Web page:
The Federal Court has ordered Australia and New Zealand Banking Group Limited (ANZ) to pay a $25 million penalty for failing to provide certain benefits it had agreed to give customers with offset transaction accounts or under a “Breakfree” package.
In a statement on Wednesday, ASIC said the court found that ANZ failed to provide benefits such as fee waivers and interest rate discounts to approximately 689,000 customer accounts for over 20 years, with customers affected up until September 2021.
“ANZ is a large financial institution that for many years failed to prioritise and deploy the systems and processes necessary to fulfil its obligations,” said ASIC chair, Sarah Court.
ANZ’s Breakfree package, which was introduced in 2003, offered fee waivers and interest rate discounts on eligible ANZ products such as home loans, credit cards and transaction accounts, and other benefits in exchange for paying an annual fee.
ANZ’s offset customers were entitled to interest rate reductions on eligible home and commercial loans, but these benefits were not always passed on to the customer.
In fact, the court found that ANZ had contravened the ASIC Act, the Corporations Act, and the National Consumer Credit Protection Act. In particular, the court said ANZ had made false or misleading representations to certain customers when it represented that it had, and would continue to have, adequate systems and processes to provide them with the contractual benefits they were entitled to.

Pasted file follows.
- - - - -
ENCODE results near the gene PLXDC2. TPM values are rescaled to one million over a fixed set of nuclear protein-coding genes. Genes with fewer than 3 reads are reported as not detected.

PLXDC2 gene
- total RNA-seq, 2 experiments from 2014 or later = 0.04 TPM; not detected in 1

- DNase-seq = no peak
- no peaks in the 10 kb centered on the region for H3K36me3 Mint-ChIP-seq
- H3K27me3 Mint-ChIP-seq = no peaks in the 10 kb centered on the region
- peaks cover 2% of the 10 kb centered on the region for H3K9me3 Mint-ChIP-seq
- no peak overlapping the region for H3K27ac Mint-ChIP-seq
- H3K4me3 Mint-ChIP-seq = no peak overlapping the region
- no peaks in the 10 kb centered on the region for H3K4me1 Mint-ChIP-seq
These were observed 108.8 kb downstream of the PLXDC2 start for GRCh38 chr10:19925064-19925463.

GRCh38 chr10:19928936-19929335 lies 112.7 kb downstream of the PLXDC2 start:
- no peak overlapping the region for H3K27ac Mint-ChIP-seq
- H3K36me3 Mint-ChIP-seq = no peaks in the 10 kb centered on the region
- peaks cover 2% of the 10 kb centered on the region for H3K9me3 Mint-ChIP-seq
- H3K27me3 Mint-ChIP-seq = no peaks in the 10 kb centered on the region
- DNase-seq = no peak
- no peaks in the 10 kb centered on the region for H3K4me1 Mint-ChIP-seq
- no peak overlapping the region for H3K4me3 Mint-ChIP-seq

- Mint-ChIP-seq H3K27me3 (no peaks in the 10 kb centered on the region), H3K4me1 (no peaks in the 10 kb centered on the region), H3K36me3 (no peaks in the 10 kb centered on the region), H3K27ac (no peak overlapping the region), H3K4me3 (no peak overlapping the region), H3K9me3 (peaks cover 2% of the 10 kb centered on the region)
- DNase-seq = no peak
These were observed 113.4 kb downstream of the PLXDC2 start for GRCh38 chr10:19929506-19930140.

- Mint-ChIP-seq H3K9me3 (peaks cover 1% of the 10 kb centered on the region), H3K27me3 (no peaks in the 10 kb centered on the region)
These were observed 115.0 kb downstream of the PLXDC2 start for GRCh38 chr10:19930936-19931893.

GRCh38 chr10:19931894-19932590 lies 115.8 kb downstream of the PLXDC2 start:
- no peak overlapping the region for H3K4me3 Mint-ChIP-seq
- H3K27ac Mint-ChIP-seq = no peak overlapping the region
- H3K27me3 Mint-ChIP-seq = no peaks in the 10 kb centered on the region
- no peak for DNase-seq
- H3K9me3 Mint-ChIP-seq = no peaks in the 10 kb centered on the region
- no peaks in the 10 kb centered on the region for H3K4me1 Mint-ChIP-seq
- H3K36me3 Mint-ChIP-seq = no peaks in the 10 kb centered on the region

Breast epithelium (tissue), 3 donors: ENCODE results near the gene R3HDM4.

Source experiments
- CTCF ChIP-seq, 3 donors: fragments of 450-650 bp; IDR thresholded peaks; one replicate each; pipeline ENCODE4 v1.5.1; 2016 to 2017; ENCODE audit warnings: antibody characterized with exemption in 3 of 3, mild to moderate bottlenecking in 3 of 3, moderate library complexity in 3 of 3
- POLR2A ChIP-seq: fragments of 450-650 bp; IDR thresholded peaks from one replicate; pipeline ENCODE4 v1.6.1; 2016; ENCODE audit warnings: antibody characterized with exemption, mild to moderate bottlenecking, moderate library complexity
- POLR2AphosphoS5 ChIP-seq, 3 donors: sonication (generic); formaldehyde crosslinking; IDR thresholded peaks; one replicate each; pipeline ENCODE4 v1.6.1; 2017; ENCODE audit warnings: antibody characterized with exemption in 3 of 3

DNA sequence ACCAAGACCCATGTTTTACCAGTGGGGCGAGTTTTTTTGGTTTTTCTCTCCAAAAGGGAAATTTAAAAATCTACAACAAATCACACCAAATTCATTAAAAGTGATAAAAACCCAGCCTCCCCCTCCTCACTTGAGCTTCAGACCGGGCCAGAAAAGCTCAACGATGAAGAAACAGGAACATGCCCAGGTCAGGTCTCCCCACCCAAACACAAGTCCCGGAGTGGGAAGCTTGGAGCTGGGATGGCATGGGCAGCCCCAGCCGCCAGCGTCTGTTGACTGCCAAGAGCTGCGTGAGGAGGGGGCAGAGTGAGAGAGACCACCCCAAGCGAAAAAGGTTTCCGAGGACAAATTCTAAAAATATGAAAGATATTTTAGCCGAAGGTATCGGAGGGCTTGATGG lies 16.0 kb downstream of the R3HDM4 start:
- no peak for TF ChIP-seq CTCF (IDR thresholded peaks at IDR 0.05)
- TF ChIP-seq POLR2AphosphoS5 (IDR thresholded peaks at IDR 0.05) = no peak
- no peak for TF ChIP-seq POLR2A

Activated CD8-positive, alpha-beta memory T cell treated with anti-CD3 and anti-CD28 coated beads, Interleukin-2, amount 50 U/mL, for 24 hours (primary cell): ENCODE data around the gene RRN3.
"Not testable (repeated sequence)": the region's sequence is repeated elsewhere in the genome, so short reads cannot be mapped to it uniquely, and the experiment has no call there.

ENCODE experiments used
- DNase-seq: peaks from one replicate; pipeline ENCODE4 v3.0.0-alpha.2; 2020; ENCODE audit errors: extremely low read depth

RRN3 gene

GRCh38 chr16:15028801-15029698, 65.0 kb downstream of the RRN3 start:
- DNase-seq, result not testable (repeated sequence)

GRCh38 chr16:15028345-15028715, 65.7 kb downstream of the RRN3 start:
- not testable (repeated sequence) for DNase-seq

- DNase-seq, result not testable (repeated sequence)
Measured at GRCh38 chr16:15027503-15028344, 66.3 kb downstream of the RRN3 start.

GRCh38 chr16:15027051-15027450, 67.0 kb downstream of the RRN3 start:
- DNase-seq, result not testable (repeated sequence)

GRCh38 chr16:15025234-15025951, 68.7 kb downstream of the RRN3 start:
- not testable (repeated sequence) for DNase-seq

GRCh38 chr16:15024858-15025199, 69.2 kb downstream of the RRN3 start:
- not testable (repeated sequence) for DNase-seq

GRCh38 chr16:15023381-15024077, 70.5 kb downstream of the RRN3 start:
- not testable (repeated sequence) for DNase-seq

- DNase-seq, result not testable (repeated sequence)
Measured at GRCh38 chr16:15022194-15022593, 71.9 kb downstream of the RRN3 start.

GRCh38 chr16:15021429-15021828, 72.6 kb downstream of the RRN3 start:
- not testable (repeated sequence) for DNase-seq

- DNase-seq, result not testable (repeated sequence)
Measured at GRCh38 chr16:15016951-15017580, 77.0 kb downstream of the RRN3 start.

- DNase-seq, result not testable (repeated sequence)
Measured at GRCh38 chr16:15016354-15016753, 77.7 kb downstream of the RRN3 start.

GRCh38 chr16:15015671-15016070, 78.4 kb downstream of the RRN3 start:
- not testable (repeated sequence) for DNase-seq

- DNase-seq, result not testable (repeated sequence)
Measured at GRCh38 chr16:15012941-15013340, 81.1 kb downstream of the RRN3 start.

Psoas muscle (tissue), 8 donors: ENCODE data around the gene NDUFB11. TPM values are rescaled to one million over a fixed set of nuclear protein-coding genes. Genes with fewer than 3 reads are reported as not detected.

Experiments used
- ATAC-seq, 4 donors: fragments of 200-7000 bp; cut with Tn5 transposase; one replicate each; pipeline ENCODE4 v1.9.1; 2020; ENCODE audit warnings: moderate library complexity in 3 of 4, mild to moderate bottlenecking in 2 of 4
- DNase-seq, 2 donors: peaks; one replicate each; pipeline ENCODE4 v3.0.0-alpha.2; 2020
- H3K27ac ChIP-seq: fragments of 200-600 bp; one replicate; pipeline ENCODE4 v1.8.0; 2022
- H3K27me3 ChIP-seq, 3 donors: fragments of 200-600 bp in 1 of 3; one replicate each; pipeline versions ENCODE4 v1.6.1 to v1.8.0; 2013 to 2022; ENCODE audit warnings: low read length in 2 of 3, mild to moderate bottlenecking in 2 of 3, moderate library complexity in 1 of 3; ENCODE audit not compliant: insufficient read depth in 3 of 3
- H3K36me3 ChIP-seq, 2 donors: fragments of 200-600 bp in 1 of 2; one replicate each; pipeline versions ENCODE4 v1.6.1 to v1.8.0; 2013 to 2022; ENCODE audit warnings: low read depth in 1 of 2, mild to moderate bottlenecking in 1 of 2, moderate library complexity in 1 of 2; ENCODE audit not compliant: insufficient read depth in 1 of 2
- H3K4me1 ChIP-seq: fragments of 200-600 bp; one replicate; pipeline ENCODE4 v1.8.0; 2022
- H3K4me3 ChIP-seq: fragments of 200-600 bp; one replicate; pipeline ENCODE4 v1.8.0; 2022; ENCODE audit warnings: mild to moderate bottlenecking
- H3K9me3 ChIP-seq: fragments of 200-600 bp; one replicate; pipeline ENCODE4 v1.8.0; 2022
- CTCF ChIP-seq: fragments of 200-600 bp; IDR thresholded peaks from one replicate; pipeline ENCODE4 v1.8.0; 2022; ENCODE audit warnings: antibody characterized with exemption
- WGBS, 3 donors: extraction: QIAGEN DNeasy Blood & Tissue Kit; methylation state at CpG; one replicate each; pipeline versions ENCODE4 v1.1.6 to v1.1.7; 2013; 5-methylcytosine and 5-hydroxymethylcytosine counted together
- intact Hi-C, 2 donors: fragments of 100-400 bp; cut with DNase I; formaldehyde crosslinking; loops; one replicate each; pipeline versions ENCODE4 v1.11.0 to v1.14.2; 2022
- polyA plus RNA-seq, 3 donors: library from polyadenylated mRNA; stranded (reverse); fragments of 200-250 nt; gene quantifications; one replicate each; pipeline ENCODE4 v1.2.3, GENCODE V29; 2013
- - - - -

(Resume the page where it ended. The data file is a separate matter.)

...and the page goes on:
In handing down the penalty decision, Justice O’Callaghan said, “the nature and extent of the contraventions was such that they occurred over a substantial period of time and affected a large number of customers, leading to a significant amount of money needing to be remediated”.
“Although the nature of the acts or omissions comprising the contraventions was that of inadvertence, the conduct continued as long as it did because of inadequacies within ANZ’s systems, which were compounded by inaction or ineffective action.”
ANZ’s failure will result in over $211 million in remediation to impacted customers.
This matter was the final civil case filed following ASIC’s enforcement investigations arising from the royal commission, which resulted in total penalties ordered by the courts in excess of $160 million.
“The penalties handed down from ASIC’s Financial Services Royal Commission enforcement work should act as a reminder to financial institutions that they must invest in their systems to ensure consumers are not adversely affected or harmed,” concluded Ms Court.